Will Trump Face a Legal Reckoning in Georgia?
By Norman Eisen and Donald Ayer
“Mr. Eisen was special counsel to the House Judiciary Committee during the first Trump impeachment. Mr. Ayer was a deputy attorney general in the George H.W. Bush administration.
Over 2,300 text messages to and from Mark Meadows, the former chief of staff for Donald J. Trump, offer stunning real-time details of the efforts to overturn the 2020 presidential election. Not least among the revelations are Mr. Meadows’s repeated overtures to the Georgia secretary of state, Brad Raffensperger, with Mr. Meadows pressing the Georgian to be in communication with the White House.
Mr. Trump and Mr. Raffensperger eventually did speak, resulting in Mr. Trump’s now-infamous demand that the secretary “find 11,780 votes” — just one more vote than Joe Biden’s margin of victory in the state.
On May 2 we see the latest consequence of those efforts: the opening of a special grand jury by District Attorney Fani Willis in Fulton County, Ga., to gather evidence relating to possible criminal charges against Mr. Trump and others associated with him. As important as congressional investigations are, Ms. Willis’s work may represent the most serious prospect of prosecution that Mr. Trump and his enablers are facing.
We understand that after the Mueller investigation and two impeachments, the prospect of Mr. Trump actually facing accountability may be viewed with skepticism. Most recently, he seems to have avoided charges by the Manhattan district attorney, Alvin Bragg.
But Ms. Willis, a Democrat, has a demonstrated record of courage and of conviction. She has taken on — and convicted — a politically powerful group, Atlanta’s teachers, as the lead prosecutor in the city’s teacher cheating scandal.
And she is playing with a strong hand in this investigation. The evidentiary record of Mr. Trump’s postelection efforts in Georgia is compelling. It is highlighted by a recording of Mr. Trump’s Jan. 2, 2021, call with Mr. Raffensperger, in which Mr. Trump exhorted Mr. Raffensperger to “find” those votes.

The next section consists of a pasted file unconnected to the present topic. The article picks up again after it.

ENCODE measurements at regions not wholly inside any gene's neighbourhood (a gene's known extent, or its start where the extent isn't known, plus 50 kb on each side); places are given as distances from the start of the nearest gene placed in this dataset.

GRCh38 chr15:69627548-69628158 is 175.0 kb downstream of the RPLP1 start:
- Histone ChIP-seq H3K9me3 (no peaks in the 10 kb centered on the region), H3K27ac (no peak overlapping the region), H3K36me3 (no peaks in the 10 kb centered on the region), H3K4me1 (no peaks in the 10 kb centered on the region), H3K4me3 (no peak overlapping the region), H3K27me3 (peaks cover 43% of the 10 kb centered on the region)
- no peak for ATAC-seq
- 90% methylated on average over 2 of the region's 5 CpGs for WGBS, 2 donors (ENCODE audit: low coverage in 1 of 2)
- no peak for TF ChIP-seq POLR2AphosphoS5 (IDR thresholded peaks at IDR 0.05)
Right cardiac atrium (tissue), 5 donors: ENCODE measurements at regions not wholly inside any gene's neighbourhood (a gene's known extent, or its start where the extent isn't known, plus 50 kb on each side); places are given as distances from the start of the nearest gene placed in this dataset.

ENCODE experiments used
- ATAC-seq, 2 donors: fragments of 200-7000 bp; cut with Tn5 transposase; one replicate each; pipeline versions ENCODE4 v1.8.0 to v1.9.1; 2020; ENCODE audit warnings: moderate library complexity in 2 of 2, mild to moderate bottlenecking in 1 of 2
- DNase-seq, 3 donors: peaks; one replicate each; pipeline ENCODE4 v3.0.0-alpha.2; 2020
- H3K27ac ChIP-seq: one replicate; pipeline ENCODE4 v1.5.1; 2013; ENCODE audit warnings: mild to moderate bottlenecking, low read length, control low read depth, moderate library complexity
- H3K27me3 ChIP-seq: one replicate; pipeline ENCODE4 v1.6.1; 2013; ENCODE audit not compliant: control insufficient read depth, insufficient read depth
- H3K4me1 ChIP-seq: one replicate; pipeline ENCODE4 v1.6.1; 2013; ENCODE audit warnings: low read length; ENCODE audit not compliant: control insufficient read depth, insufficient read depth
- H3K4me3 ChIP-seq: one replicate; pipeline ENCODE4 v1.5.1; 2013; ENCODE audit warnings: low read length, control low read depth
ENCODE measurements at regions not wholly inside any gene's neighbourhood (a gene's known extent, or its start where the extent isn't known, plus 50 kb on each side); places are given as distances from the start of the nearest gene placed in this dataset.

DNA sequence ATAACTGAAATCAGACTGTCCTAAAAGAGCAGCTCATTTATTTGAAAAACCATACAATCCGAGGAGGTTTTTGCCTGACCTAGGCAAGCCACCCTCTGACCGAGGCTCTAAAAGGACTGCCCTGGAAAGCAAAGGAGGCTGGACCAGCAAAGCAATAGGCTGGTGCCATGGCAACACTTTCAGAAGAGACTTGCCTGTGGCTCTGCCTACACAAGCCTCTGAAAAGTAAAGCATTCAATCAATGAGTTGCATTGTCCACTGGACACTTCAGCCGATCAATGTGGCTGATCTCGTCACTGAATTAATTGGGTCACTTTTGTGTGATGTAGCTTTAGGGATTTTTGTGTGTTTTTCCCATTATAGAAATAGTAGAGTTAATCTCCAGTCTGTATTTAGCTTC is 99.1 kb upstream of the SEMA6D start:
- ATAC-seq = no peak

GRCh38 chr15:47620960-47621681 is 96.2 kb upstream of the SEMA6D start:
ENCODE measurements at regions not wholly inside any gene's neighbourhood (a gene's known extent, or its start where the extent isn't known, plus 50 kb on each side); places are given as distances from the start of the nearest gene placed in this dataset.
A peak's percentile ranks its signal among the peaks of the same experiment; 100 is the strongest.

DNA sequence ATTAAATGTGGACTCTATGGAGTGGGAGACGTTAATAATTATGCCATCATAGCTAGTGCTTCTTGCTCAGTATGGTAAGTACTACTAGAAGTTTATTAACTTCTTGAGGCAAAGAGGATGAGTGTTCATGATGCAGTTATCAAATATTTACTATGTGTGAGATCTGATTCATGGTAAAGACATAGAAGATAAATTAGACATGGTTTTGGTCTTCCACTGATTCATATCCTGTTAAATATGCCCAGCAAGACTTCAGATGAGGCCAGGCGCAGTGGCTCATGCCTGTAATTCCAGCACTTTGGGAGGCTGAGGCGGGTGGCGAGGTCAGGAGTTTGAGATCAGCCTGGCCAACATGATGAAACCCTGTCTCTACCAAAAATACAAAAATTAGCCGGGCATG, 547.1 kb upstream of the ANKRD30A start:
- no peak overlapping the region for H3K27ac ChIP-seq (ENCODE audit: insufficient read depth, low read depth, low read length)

The tape also contains threats against the secretary and his staff that had an element of coercion, like Mr. Trump’s warning that failing to identify (nonexistent) fraud would be “a big risk” to Mr. Raffensperger and to his lawyer. The recording is backed by voluminous evidence that Mr. Trump likely knew full well he had lost, including acknowledgment from administration officials like his attorney general, William P. Barr, and an internal Trump campaign memo admitting that many fraud claims were unfounded. As a federal judge noted in finding that Mr. Trump’s efforts to overturn the election were likely criminal, the former president “likely knew the justification was baseless and therefore that the entire plan was unlawful.”
What’s more, Georgia criminal law is some of the most favorable in the country for getting at Mr. Trump’s alleged misconduct. For example, there is a Georgia law on the books expressly forbidding just what Mr. Trump apparently did in Ms. Willis’s jurisdiction: solicitation of election fraud. Under this statute, a person commits criminal solicitation of election fraud when he or she intentionally “solicits, requests, commands, importunes or otherwise attempts to cause” another person to engage in election fraud.